Alcohol consumption is a big business in Nigeria with consumers spending just less than a quarter of a trillion naira in 2016. According to the latest data from the nation’s statistics bureau, in 2016 alone, Nigerians spent at least N208 billion on alcohol – this amount was more than the budget of Ondo State for that year.
A breakdown of the nation’s sobriety pattern shows the South South zone is the least restrained community of alcohol consumers. There, N74.4 billion was spent on alcohol, making the states of Delta, Edo, Bayelsa, Rivers, Akwa Ibom, and Cross Rivers the section of the country inhabiting the most enthusiastic drinkers in the year.
The seven states of Jigawa, Kaduna, Katsina, Kebbi, Kano, Sokoto, and Zamfara, making up the North West zone, comparatively have the most restrained drinkers. But they still spent at least N2.6 billion to assuage the palate of alcohol drinkers.
Federal statisticians at the NBS say the South East with N44 billion, the South West with N37 billion, the North-central with N30 billion, and the North-east with N19.6 billion follow in that sequence of alcohol consumers in the country.
However, in terms of rural-urban divide, federal statisticians say there are way more drinkers in Nigeria’s rural communities than in the urban areas. Rural communities spent N125 billion naira on alcohol consumption, whilst the urban spend N82.5 billion naira.
Abubakar Jimoh, director of special duties for the nation’s food and drug agency, NAFDAC, blamed what appears to be the high level of alcohol consumption in Nigeria on factors that include the relatively unfettered access to the products, and a disposition of Nigerians to abuse the bounds of regulation.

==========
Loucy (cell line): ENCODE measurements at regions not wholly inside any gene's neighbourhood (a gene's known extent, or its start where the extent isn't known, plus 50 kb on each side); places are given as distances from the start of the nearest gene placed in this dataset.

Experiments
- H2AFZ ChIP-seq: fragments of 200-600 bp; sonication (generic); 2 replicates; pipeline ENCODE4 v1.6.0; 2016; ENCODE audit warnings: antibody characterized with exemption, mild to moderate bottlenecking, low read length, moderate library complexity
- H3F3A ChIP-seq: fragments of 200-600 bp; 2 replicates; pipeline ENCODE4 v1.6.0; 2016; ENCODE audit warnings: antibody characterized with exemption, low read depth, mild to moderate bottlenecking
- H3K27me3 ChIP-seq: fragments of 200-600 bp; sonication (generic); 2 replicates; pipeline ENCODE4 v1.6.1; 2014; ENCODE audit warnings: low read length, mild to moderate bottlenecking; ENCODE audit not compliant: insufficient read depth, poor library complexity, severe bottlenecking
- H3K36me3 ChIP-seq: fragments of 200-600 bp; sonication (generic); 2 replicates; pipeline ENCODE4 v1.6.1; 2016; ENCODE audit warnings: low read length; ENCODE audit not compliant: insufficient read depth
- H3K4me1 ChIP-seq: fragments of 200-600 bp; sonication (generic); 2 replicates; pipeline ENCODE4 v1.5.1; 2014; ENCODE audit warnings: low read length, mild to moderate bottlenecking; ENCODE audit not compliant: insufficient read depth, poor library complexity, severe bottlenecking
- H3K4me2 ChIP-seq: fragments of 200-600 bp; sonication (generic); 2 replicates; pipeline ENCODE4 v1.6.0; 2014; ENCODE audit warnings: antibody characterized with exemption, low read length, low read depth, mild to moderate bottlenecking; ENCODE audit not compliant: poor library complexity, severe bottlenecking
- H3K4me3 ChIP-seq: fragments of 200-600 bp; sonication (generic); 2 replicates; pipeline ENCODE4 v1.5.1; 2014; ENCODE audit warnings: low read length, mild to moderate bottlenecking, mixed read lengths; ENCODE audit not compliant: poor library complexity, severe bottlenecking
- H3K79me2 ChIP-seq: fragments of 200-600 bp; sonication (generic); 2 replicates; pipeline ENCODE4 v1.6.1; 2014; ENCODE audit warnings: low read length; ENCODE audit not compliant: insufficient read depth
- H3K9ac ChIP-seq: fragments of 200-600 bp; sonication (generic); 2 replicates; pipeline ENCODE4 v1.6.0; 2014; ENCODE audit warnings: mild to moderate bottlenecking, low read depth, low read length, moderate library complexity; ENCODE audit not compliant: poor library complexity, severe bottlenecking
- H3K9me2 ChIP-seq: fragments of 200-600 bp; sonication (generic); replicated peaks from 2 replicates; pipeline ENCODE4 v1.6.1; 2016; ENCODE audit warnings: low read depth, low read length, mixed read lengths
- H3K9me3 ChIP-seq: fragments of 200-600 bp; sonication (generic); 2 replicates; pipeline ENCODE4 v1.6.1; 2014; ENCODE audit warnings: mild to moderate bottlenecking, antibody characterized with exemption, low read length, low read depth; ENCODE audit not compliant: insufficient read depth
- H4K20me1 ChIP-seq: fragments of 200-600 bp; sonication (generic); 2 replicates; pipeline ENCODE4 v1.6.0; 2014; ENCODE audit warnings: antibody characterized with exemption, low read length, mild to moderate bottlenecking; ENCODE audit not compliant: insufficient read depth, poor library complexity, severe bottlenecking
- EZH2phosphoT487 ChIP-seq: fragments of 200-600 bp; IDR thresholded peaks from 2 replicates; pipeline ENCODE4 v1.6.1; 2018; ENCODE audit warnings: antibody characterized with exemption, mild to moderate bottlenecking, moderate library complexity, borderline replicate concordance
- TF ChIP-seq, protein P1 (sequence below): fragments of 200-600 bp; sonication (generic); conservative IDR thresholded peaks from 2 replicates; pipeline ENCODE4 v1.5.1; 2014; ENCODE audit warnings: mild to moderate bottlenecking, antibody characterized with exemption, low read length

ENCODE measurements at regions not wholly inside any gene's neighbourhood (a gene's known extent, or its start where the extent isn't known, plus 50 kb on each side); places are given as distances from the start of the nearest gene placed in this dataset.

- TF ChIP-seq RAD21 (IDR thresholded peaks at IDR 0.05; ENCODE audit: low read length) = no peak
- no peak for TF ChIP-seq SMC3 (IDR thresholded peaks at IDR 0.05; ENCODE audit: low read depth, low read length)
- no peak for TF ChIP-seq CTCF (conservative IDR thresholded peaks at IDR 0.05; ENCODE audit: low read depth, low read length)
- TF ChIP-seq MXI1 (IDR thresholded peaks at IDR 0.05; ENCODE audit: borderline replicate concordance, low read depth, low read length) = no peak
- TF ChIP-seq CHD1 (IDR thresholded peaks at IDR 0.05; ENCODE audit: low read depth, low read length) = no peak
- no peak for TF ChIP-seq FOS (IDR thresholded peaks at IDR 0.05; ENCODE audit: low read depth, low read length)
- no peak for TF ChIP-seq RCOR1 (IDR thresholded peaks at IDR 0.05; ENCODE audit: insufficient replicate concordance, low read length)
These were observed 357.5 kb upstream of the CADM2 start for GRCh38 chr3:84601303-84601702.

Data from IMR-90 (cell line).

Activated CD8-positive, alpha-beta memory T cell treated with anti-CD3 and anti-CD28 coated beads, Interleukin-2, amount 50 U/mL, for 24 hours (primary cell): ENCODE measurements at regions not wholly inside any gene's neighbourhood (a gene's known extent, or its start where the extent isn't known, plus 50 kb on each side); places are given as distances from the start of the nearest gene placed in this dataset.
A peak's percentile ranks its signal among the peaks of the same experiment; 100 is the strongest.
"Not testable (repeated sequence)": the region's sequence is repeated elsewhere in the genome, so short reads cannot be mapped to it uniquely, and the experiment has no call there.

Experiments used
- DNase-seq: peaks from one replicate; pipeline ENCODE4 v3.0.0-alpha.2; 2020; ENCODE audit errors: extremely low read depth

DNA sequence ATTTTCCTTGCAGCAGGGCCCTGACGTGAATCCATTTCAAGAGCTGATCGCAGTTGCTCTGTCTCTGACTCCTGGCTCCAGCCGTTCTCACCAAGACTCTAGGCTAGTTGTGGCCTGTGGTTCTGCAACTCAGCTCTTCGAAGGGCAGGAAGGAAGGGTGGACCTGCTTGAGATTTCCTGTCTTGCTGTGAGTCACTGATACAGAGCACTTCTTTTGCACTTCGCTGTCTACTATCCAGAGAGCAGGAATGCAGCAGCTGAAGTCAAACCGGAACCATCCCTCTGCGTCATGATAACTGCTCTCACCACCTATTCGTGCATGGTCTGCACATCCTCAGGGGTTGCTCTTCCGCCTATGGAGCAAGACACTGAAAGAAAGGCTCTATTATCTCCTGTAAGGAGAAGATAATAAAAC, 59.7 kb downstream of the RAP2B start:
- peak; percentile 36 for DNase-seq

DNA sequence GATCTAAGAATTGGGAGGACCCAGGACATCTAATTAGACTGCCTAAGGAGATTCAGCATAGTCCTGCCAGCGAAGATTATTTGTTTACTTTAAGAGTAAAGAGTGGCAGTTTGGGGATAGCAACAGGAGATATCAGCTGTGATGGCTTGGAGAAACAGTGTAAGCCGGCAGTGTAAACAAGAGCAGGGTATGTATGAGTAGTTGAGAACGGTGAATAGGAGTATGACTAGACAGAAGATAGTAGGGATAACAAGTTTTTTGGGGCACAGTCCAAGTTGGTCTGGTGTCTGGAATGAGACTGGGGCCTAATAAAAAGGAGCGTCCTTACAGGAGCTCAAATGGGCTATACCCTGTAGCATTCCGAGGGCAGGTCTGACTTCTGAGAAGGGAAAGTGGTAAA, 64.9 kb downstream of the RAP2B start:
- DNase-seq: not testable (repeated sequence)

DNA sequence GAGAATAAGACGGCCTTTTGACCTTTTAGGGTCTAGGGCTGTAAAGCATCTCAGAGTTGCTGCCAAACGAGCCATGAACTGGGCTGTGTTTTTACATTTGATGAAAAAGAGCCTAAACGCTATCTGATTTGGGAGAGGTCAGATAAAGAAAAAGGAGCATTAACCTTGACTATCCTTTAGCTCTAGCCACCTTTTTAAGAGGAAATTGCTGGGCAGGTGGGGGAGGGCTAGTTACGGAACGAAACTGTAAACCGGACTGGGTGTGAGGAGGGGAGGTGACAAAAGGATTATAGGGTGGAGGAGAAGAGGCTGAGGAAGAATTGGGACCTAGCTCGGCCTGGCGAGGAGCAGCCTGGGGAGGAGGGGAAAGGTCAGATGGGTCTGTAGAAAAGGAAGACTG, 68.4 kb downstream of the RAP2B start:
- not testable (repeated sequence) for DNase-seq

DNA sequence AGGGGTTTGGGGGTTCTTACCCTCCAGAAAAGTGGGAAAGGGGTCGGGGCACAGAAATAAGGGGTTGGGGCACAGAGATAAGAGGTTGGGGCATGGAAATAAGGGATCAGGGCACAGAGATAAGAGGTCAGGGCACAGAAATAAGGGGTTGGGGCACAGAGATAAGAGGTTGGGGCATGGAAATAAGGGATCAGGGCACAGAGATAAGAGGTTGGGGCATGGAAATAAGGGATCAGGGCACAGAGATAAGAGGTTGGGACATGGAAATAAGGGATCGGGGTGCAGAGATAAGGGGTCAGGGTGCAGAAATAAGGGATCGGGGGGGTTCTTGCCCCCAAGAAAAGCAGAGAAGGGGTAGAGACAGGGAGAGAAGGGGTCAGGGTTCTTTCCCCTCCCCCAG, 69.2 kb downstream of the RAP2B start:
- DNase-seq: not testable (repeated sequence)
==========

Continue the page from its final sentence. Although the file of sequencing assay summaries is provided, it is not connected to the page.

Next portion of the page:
“Many of this alcohol are stored in a sachet and as such it is predisposing people to more alcohol consumption which is injurious to public health, under the realm of packaging and trying to modernise things.
“We try to license people in packaging to make things easier for citizens, however, we just discovered that people have started abusing it,” bemoaned Mr. Jimoh who hinted that the administration is in the process of addressing the problem.
“We are trying to see what we can do about that, the discussion is still on and I am not trying to preempt what decision will be taken at the ministerial level. The honourable minister is also involved, trying to see the regulations and how they can protect public health, because the small sachet thing is predisposing people to more alcohol. It is easier for people to buy in small sachets which increases the quantum of the consumed alcohol,” Mr Jimoh told PREMIUM TIMES in an interview.
Though alcohol consumption differs among the various ethnic groups in Nigeria, the contours of rituals, marriage ceremonies, and chieftaincy enthronement provide passage for it to find entry in the cultural demands of many communities and people.